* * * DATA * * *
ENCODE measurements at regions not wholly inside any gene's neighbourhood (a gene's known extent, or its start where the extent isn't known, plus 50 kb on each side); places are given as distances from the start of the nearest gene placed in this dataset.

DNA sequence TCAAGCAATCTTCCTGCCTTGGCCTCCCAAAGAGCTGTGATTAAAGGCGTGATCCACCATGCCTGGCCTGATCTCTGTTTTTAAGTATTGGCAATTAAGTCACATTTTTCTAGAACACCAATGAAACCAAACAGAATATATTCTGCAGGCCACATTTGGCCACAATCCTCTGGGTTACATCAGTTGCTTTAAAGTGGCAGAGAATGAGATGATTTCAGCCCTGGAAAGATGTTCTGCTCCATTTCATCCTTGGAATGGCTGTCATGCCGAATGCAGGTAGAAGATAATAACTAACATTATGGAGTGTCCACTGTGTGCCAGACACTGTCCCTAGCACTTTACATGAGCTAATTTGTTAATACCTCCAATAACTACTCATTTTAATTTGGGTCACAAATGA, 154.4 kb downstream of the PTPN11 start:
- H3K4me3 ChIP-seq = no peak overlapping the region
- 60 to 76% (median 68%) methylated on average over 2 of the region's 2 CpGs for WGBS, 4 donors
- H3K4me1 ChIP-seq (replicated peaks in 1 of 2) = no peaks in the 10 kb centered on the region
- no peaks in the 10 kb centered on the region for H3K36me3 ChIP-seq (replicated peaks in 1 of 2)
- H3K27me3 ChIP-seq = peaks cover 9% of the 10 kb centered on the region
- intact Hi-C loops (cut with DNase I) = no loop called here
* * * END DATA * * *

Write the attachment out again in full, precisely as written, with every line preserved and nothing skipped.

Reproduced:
ENCODE measurements at regions not wholly inside any gene's neighbourhood (a gene's known extent, or its start where the extent isn't known, plus 50 kb on each side); places are given as distances from the start of the nearest gene placed in this dataset.

DNA sequence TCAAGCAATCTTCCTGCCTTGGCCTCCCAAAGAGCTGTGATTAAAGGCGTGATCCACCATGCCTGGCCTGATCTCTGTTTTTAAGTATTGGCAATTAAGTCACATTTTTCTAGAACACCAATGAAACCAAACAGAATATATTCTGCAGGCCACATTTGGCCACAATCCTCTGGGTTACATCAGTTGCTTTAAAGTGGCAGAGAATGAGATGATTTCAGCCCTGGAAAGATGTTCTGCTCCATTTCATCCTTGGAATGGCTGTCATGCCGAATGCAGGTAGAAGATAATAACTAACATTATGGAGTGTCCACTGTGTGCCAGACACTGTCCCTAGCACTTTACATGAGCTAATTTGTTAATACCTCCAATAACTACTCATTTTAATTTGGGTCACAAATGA, 154.4 kb downstream of the PTPN11 start:
- H3K4me3 ChIP-seq = no peak overlapping the region
- 60 to 76% (median 68%) methylated on average over 2 of the region's 2 CpGs for WGBS, 4 donors
- H3K4me1 ChIP-seq (replicated peaks in 1 of 2) = no peaks in the 10 kb centered on the region
- no peaks in the 10 kb centered on the region for H3K36me3 ChIP-seq (replicated peaks in 1 of 2)
- H3K27me3 ChIP-seq = peaks cover 9% of the 10 kb centered on the region
- intact Hi-C loops (cut with DNase I) = no loop called here